Maybe I’ve just seen so many of these short movies, and honestly, an episode of “Ben 10” or even the much debated “Adventures of Superman” had more character than this one. Bruce Timm just wanted to cash in I suppose. “Return of Black Adam” scores a weak “Rental“ rating.
Jonah Hex is the same short (but somewhat extended from “Under the Red Hood”). The short has all the personality of a spaghetti western with some horror elements. The Vertigo comic line of this titular character is darker and more brutal, but I think this was an intended promo for the Jonah Hex live action movie at the time of its first release.
“Green Arrow” is tough, gritty and has a heart; it clocks in under 13 minutes. Oliver Queen in combat with his old nemesis Merlyn to save a young queen. There is no cheesy glove or eight ball arrow in this short; it is pretty straight-forward in what it wanted to do. I liked the action though it was pretty generic. One thing it did right, it made me root for the hero since Neal McDonough was charming as Oliver Queen.
“The Spectre” is the best out of the four short films. It exudes that pure 70’s grind house atmosphere and may well be a tribute to the 70’s horror movies we’ve grown to love. It is a tale of an angry vengeful ghost and so it is about a wrathful angry ghost; it has a considerable body count. I loved the way the Spectre dispatches the baddies, they were all clever and a homage to classic horror films. It sure helps when the show’s film had that grainy, scratched out look.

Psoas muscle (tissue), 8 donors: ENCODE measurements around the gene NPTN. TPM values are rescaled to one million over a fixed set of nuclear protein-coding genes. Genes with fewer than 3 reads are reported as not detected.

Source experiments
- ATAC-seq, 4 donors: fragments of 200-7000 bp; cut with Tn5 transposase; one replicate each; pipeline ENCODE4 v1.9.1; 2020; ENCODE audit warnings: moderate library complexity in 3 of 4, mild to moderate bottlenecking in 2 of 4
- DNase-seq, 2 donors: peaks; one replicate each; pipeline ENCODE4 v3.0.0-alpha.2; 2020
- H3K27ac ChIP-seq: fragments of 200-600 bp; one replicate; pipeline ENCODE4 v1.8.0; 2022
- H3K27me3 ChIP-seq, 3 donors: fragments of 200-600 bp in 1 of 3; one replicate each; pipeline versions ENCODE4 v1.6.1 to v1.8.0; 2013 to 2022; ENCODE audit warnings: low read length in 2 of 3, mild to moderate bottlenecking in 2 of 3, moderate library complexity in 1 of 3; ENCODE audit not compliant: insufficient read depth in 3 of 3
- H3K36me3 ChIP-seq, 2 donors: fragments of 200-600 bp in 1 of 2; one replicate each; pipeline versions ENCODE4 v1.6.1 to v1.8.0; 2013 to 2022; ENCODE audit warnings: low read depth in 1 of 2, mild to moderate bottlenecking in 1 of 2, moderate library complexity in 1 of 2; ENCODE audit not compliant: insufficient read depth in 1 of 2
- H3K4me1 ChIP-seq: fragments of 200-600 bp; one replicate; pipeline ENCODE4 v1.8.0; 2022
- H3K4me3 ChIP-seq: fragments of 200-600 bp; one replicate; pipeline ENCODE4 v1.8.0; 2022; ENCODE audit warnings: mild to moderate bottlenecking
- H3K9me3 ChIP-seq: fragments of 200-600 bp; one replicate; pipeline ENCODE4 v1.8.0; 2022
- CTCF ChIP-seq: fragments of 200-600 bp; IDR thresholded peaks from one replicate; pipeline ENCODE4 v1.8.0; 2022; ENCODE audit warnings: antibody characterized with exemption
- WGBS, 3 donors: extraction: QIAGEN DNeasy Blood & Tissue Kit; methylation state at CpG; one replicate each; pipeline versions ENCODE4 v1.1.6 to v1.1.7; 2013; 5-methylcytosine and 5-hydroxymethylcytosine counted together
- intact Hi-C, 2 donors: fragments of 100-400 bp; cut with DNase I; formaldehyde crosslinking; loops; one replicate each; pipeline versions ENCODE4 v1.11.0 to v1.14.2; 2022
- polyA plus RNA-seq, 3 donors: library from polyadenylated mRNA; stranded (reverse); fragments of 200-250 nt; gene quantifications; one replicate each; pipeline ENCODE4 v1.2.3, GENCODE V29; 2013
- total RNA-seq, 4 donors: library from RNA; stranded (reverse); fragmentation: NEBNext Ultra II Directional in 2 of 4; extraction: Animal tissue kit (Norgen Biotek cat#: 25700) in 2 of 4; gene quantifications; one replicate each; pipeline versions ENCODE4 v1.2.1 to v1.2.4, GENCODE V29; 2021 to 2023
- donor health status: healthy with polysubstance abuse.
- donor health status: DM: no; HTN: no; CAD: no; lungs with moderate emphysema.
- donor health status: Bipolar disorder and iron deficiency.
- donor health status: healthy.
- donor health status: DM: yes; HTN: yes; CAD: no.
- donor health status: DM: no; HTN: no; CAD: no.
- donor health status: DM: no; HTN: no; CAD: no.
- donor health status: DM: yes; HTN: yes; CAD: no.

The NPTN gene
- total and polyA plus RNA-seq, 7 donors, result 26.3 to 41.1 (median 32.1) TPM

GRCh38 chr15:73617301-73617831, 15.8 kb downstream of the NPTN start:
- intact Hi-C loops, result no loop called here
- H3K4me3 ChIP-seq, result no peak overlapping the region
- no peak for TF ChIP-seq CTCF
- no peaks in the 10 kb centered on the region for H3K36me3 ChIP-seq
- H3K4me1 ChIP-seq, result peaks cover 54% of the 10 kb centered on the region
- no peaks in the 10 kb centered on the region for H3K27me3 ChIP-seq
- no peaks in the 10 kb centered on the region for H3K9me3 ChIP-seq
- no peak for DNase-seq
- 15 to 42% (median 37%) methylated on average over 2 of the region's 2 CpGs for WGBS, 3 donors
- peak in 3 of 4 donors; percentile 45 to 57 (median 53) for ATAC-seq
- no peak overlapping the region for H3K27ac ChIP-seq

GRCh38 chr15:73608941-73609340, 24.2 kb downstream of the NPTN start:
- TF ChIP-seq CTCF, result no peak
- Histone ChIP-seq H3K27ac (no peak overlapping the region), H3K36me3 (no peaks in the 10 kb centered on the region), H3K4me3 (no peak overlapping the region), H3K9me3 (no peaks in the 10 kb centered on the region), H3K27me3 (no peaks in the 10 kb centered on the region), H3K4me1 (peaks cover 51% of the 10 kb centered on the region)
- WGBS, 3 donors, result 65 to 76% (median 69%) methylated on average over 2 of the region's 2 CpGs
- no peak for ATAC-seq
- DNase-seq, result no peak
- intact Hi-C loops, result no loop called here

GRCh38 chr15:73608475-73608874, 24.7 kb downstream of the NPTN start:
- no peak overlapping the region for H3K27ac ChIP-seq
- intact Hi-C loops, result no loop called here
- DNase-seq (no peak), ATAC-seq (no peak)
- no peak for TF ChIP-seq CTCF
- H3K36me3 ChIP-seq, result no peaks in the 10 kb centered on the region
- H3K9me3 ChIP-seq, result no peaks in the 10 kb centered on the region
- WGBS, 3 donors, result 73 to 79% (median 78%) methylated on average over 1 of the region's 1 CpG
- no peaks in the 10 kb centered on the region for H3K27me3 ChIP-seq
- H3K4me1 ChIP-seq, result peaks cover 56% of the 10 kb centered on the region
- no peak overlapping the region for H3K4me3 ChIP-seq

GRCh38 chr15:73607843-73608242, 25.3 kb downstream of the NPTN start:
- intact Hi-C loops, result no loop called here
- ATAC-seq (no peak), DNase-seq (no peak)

Though Jonah Hex, The Spectre (especially!) and Green Arrow were the main reasons why I didn’t hate this release, I guess if I was a kid (and not the comic book fanatic I am now), I may learn to appreciate “The Return of Black Adam”. This was a short that would’ve benefited if it was longer with better direction and fleshed out story, but Timm and company opted for a quick money grab. I bet in a few months, there will be extended version of “Return of Black Adam”….yeah, complete with new shorts. Let's hope next time that the main attractions would be better than the supporting undercard.
DC Universe finally brings Captain Marvel into its animation fold with The Return of Black Adam, albeit in an extended short that pairs him with Superman against the eponymous super-villain, and bolsters the whole thing with three previously released shorts featuring Green Arrow, Jonah Hex, and the all-too-rarely-seen Spectre. Black Adam serves as a sufficient origin story for the World's Mightiest Mortal, with scrappy orphan Billy Batson meeting wizard Shazam (voiced by James Garner, of all people), who grants him limitless powers. Enter Black Adam (Arnold Vosloo), Shazam's former disciple, who wants to destroy the new-minted hero, but thankfully, the Man of Steel is around to show Marvel the ropes. Producer-director Joaquim Dos Santos (who oversaw all the shorts) brings just enough information and action to Black Adam to keep viewers entertained, but the venerable Captain Marvel truly deserves his own feature, and one without the extraneous appearance of Superman (who, it should be said, gets his card pulled by Black Adam before the Big Red Cheese intervenes). And despite the abundance of action, it pales in comparison to the depth of character and story evinced in the three accompanying shorts. DC Showcase: The Spectre (from Justice League: Crisis on Two Earths) features Gary Cole as the supernatural avenger in a '70s-grindhouse-influenced mystery that flirts with genuine horror, while Neal McDonough voices Green Arrow (from Superman/Batman: Apocalypse) in a ...